Why social media should be in your FMCG marketing tool kit
There’s no doubt social media has revolutionised the way we communicate, including how we market to consumers. But while FMCG companies are active in the social media space, there are still many untapped marketing opportunities.
Social media when done well can be instrumental to a product evolving beyond a commodity to become its own culture. A perfect example of this is Oreo, which has developed an almost cult-like social media following with its playful animations. The strategy has lifted the brand to a new stratosphere, surpassing product features and price point.
The foundation on which social media was built are the interactions and conversations between people and in the case of FMCG products, people and brands. This allows brands to interact and have a direct dialogue with their consumers. This remains the single most important aspect of social media as it can really set a brand apart.
One of the great ‘areas of potential’ social media can offer a brand is a channel to test the market in a very cost-efficient way. Product development, creative messaging and a brand’s look and feel can all be tested via social first, as a controlled test group for brands to gain insight and feedback very quickly. Many brands within the FMCG landscape are known to do this including Cadbury which recently launched new flavoured chocolate developed entirely through crowd sourcing via their Facebook page.
Social media also empowers others to tell your story through collaborations with celebrities, influencers or surprising and delighting advocates. When you understand the importance of others relevant to your target audience singing your praises authenticall, social media is certainly a powerful tool to use.
Utilising user-generated content (UGC) in a social media campaign gives a brand the opportunity to educate around occasions and situations in which you can use the product. UGC prompts people to see a product differently and how it can be incorporated into their repertoire.
A recent campaign run by Social Soup to launch Tip Top Sandwich Thins used social media to generate trials through sampling, promote UGC across owned, earned and paid assets, as well as to track behavioural change through sales.
Around 20,000 people and 20 micro-influencers were selected to sample the product. Participants had to be Coles or Woolworths shoppers who enjoyed bakery products were seeking new lunchtime options. The micro-influencers were selected based on areas of passion including food, family and lifestyle.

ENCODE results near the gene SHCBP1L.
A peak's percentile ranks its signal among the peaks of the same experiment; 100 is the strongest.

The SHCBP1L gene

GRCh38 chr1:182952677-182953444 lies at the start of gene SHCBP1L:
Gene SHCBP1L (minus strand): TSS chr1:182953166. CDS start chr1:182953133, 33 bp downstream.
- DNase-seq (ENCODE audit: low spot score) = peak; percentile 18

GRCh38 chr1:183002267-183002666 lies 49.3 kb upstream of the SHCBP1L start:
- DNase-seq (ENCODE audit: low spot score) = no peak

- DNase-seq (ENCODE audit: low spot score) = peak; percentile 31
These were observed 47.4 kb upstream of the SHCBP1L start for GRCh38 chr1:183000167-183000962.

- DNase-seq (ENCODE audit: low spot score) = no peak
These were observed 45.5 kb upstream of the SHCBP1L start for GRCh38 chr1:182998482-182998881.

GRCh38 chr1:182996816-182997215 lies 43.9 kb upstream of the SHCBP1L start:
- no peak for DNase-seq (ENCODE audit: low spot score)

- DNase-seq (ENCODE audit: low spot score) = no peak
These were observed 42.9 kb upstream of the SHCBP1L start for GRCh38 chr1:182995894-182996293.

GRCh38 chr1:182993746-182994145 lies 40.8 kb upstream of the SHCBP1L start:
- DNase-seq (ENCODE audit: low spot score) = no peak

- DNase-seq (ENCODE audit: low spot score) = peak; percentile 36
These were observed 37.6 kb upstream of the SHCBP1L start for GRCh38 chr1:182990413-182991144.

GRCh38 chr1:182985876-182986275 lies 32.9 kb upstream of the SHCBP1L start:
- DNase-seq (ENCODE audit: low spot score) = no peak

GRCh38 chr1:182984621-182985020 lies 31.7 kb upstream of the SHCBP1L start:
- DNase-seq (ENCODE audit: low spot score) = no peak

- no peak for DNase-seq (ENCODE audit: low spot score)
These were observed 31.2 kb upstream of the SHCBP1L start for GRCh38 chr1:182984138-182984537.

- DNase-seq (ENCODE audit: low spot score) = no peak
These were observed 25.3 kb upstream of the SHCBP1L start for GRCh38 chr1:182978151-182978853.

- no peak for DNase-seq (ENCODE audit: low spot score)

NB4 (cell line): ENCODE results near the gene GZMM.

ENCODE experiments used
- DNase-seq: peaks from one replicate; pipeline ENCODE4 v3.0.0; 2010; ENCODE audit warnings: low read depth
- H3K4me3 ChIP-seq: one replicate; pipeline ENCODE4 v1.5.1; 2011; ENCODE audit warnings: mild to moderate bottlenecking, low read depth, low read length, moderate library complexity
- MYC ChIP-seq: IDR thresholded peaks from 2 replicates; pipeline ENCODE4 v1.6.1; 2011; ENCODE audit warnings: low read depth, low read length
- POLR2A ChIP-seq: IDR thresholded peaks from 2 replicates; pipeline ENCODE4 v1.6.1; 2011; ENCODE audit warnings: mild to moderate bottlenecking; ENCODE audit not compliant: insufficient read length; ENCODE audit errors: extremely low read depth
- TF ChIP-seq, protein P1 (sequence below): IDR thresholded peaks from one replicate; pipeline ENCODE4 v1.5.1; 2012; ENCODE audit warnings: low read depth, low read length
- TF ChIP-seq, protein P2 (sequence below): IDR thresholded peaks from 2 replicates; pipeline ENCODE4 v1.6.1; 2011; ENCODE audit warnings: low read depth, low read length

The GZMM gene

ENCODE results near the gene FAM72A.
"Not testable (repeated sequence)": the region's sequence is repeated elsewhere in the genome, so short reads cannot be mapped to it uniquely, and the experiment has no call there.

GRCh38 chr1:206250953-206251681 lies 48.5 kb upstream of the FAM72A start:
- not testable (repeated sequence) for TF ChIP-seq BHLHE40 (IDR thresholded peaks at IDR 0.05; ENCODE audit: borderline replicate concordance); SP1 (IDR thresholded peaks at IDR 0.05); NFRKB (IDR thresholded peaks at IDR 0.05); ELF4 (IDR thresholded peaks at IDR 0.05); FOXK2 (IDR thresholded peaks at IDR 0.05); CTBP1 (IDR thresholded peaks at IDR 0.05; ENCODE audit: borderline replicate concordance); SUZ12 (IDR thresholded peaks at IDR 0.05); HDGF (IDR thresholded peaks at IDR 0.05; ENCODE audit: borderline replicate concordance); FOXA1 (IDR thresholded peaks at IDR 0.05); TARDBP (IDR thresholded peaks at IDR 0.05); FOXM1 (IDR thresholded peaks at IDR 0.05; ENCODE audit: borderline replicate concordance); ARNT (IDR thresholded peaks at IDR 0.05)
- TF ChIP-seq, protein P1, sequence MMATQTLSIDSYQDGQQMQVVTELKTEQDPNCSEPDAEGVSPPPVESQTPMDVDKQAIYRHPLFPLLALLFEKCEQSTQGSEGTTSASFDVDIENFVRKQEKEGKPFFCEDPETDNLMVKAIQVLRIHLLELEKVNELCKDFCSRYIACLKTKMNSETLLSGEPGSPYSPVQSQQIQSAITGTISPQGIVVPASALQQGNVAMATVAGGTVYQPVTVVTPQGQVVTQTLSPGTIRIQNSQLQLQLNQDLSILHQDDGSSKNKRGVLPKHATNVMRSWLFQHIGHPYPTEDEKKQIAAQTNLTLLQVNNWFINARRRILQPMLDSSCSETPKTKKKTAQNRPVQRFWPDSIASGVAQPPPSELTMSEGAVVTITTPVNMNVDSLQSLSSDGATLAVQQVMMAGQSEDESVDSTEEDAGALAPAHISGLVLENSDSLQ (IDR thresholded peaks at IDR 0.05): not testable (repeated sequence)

All participants were asked to sign-up to the Social Soup trial app, watch the Tip Top Sandwich Thins ad on the app and buy the product in Coles/Woolworths using an e-voucher delivered in store upon scanning the product.
After trying the product, they then completed a review through the app, shared photos on social using the hashtag #TipTopThins and provided additional feedback on the product and project overall.
The campaign successfully drove a 236 per cent lift in sales among the trial group during the post-campaign period, which was measured using Quantium through matching trial participants with actual spend levels during and after the trial period against a control group of matching behaviour.
In terms of social engagement, the campaign delivered 18,587 social posts using #tiptopthins, 163,604 real world engagements (likes and comments) on the content, delivering an engagement rate of 4.6 per cent, helped by authentic influencer content connections. Overall the campaign reached 5 million people across Facebook and Instagram.
Along with impressive engagement, participants also wrote over 15,000 real-world reviews of the product hosted online and optimised for search and SEO.
Building communities of advocates, seeking feedback and making consumers feel heard through prompt and personalised customer service are just some of the powerful muscles a brand can flex within the social media space, generating a real-time and actionable feedback loop with the consumer.
Maria Casas, Group Business Director, Social Soup.